Industrial and production operations are prime environments for the potential build-up of combustible gases, liquids, dust and other ignitable sources. Fire and explosion hazards can occur in that environment. Working in a hazardous environment requires portable task lighting such as headlamps and flashlights that are intrinsically safe to keep personnel and property safe from explosion and fire.
A device termed intrinsically safe is designed to be incapable of producing heat or spark sufficient to ignite an explosive atmosphere. Maintaining intrinsic safety requires that the light be used properly and not tampered with so the intrinsically safe capability remains intact.
An explosive atmosphere is defined as a mixture of dangerous substances with air, under atmospheric conditions, in the form of gases, vapors, mist or dust in which, after ignition has occurred, combustion spreads to the entire unburned mixture.
The NFPA Publication 70, NEC, and CEC define three categories of hazardous materials that have been designated as Class I, Class II, or Class III. The Classes define the type of explosive or ignitable substances which are present in the atmosphere such as:
Class I locations are those in which flammable vapors and gases may be present.
Class II locations are those in which combustible dust may be found.
Class III locations are those which are hazardous because of the presence of easily ignitable fibers or flyings.
Each of the three Classes, discussed above, is further subdivided into two Divisions, Division 1 or Division 2. The Division defines the likelihood of the hazardous material being present in a flammable concentration. These Divisions are defined as follows:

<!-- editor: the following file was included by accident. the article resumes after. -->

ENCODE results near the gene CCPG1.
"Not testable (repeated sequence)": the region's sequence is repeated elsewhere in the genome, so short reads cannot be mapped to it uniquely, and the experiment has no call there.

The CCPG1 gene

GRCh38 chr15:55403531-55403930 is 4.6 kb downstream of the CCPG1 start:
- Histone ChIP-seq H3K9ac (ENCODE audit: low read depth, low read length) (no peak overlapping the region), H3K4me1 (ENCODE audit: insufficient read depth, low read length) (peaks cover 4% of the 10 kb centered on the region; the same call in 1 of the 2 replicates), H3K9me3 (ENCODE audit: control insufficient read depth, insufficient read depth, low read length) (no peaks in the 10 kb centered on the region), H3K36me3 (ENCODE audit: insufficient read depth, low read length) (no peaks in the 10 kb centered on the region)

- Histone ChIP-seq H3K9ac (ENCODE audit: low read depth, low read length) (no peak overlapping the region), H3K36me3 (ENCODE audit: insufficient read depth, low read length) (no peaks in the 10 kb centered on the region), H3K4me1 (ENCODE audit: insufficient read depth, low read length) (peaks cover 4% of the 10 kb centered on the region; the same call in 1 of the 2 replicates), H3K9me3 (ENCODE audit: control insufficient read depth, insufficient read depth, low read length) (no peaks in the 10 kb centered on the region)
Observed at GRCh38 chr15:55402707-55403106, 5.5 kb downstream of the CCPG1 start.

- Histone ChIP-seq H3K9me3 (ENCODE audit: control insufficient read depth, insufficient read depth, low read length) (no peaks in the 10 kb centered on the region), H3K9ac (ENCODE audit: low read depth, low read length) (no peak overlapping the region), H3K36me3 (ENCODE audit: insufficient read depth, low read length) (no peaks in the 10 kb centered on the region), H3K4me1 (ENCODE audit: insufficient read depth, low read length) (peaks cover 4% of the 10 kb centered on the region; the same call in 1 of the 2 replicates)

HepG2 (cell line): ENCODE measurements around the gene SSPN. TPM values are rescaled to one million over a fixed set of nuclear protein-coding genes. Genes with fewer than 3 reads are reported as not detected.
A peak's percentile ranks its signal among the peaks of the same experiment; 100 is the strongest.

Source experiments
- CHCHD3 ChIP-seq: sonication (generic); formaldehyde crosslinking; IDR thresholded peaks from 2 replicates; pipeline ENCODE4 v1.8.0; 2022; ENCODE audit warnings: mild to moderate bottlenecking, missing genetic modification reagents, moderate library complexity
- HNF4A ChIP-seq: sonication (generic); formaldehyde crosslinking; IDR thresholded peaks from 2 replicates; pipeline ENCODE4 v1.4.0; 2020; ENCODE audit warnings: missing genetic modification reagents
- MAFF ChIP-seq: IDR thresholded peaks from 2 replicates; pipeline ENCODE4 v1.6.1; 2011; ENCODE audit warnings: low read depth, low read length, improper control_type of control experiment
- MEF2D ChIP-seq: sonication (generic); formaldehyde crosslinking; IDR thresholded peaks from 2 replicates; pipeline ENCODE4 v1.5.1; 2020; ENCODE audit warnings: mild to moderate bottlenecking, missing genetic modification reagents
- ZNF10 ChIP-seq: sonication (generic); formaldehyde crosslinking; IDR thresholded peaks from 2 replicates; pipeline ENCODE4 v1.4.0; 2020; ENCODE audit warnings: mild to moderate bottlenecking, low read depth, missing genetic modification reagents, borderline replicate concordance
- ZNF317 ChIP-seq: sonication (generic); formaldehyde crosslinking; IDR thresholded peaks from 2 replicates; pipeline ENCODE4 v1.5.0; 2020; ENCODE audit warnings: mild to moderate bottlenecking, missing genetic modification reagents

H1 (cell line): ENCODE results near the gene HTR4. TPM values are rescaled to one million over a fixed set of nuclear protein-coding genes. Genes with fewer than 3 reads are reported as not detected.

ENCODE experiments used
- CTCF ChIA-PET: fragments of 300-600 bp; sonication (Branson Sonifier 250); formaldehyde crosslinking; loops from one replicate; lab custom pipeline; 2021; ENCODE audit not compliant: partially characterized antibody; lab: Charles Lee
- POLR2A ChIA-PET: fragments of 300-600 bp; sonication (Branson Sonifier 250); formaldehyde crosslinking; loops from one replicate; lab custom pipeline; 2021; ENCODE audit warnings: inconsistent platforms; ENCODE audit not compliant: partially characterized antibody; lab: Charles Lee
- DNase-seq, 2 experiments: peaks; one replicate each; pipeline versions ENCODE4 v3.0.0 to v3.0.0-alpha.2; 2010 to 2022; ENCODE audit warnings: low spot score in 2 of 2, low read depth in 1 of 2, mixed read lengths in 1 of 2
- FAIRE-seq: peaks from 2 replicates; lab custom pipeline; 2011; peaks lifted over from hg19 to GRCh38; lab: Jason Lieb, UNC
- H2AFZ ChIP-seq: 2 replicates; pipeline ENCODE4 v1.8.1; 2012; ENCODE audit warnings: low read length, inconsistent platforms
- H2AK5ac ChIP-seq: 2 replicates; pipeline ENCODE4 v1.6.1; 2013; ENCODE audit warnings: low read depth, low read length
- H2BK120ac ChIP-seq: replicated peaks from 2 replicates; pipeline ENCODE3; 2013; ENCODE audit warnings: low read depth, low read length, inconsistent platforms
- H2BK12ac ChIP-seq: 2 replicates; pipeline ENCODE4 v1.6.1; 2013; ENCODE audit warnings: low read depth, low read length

Division 1: In which ignitable concentrations of hazards exists under normal operation conditions and/or where hazard is caused by frequent maintenance or repair work or frequent equipment failure.
Division 2: In which ignitable concentrations of hazards are handled, processed or used, but which are normally in closed containers or closed systems from which they can only escape through accidental rupture or breakdown of such containers or systems.
(The groups include but are not limited to)
Group A : Acetylene
Group B: Hydrogen, Butadiene, Ethylene Oxide, Propylene Oxide
Group C: Ethylene, Cyclopropane, Ethyl Ether
Group D: Propane, gasoline, naphtha, benzene, butane, ethyl alcohol, acetone, methane
Group E: Combustible metal dust including aluminum, magnesium (Div. 1 only)
Group F: Combustible and carbonaceous dusts including coal, carbon black, coke
Group G: Dusts not included in E and F including wood, plastics, flour, starch or grain dusts
Several different agencies develop standards for intrinsic safety, and evaluate products for compliance with standards. Agencies may be run by governments or may be composed of members from insurance companies, manufacturers, and industries with an interest in safety standards. Certifying agencies allow manufacturers to affix a label or mark to identify that the equipment has been designed to the relevant product safety standards. Examples of these agencies are:
The ETL Listed Mark is proof of product compliance (electrical, gas and other safety standards)to North American safety standards, including UL, ANSI, CSA, ASTM and NFPA standards
The European based ATEX directive defines the equipment and work environment that isallowed to function in an explosive atmosphere. The regulations apply to all equipment intended for use in explosive atmospheres, either electrical or mechanical, including protective systems. The directive covers a large range of equipment where a potentially explosive atmosphere may be present.
CE mark is the official marking required by the European Community for products that will be sold, or put into service in the European community. The product fulfills all essential safety and environmental requirements for the product's intended use, as they are defined in the European Directives, primarily ISO Standards.
The IECEx is the International Electrotechnical Commission system for the certification to standards for electrical equipment for explosive atmospheres.
Mine Safety and Health Administration requires that portable battery operated lighting be designed and tested to not pose an explosion hazard in mining operations.